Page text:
3. “Mayhem in the Mines of Moria” -The Lord of the Rings: The Fellowship of the Ring
- This is the first perfect example of the Jackson action formula in the LOTR canon. There is great build-up as the movie teased the danger of the Moria orcs (and a deeper danger) well before this battle ever begun. As the group comes upon a tomb they read an ominous journal outloud. The mistake of Pippin adds further atmosphere as we now hear the previously teased drums and anticipate our heroes will wind up like the previous tenants of the mine. The initial rush of orcs and the cave troll is met with a flush of action and great sequences of skillful, violent, and humors interactions as the score drops out. Eventually the score returns and a focus on the drama of Frodo surviving his interaction with the Cave troll due to his Mithril vest. The sequence continues with the fellowship’s flight as the numbers of the orcs swell and build only to be trumped by the arrival of the Balrog – ratcheting up the intensity further. A nice little sequence involving the traversing of some crumbling stairs then leads to a bridge (“Nobody tosses a dwarf!”) and climaxes in Gandalf’s showdown with the Balrog. The action of the sequence is excellent, but what kicks it up a notch is the way from beginning to end it manages to capture a range of threats and with the fall of Gandalf, becomes an important turning point in the group dynamics and the overall story.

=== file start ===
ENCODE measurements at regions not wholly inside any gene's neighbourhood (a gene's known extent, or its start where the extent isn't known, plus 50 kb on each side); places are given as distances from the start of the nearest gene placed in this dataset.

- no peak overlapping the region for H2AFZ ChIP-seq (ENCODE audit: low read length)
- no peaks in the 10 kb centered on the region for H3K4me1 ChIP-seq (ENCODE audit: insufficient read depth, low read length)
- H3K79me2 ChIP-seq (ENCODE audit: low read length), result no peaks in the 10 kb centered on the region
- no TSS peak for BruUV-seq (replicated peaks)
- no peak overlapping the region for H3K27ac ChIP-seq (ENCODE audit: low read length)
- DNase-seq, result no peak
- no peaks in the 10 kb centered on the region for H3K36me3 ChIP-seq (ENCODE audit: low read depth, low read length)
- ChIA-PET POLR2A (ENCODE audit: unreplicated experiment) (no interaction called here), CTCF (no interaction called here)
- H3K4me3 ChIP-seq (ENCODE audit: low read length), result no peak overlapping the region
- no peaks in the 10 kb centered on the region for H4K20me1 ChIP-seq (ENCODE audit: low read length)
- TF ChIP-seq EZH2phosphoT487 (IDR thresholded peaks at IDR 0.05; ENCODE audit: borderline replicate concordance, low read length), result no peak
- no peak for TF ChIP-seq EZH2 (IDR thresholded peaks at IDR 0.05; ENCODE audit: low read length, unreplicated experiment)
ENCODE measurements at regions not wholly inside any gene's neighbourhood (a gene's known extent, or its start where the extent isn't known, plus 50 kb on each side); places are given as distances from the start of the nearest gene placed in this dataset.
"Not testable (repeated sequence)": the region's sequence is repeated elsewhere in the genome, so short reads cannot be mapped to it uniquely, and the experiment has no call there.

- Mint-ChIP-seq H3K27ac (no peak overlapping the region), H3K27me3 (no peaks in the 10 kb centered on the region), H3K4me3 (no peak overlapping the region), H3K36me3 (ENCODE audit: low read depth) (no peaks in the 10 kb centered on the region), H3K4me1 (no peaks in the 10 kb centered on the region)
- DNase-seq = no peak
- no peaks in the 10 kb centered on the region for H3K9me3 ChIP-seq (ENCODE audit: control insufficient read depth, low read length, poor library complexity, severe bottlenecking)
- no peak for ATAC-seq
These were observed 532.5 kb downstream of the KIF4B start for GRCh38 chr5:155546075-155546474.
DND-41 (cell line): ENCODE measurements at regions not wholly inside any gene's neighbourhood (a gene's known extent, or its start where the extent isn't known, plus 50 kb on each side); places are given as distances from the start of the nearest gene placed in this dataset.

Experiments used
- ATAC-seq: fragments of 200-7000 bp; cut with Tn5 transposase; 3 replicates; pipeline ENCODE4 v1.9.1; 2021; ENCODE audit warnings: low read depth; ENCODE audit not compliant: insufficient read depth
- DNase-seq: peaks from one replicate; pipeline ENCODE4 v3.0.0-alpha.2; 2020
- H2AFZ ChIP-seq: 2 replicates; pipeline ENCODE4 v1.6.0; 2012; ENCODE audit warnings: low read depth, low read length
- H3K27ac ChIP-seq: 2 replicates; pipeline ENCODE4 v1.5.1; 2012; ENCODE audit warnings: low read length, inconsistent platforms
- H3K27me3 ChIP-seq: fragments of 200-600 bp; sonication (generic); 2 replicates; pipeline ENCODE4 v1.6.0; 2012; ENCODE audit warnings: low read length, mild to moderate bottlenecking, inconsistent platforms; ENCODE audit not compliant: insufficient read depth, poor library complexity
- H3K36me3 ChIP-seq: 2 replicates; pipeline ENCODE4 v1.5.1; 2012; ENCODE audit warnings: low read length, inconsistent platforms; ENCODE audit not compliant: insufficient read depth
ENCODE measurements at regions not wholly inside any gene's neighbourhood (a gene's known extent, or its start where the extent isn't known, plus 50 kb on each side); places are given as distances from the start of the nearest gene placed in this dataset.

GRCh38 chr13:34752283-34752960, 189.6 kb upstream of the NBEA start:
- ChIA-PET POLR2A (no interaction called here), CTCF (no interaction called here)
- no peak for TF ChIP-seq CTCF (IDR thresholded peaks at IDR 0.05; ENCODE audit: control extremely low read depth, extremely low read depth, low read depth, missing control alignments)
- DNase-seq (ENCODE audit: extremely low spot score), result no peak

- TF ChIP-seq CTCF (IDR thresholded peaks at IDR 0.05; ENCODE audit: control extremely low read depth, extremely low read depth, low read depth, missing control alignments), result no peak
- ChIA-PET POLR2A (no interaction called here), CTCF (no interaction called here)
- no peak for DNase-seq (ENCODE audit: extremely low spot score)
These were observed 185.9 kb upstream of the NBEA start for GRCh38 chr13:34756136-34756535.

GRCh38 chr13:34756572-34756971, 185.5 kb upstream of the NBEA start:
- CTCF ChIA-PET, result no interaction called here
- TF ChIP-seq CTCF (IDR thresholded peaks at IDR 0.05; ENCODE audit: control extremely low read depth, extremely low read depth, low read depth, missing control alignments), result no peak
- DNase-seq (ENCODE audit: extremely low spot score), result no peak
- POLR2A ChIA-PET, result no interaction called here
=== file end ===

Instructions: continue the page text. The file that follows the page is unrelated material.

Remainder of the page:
2. “Finale: The Battle of Helm's Deep & Destruction of Isengard” -The Lord of the Rings: The Two Towers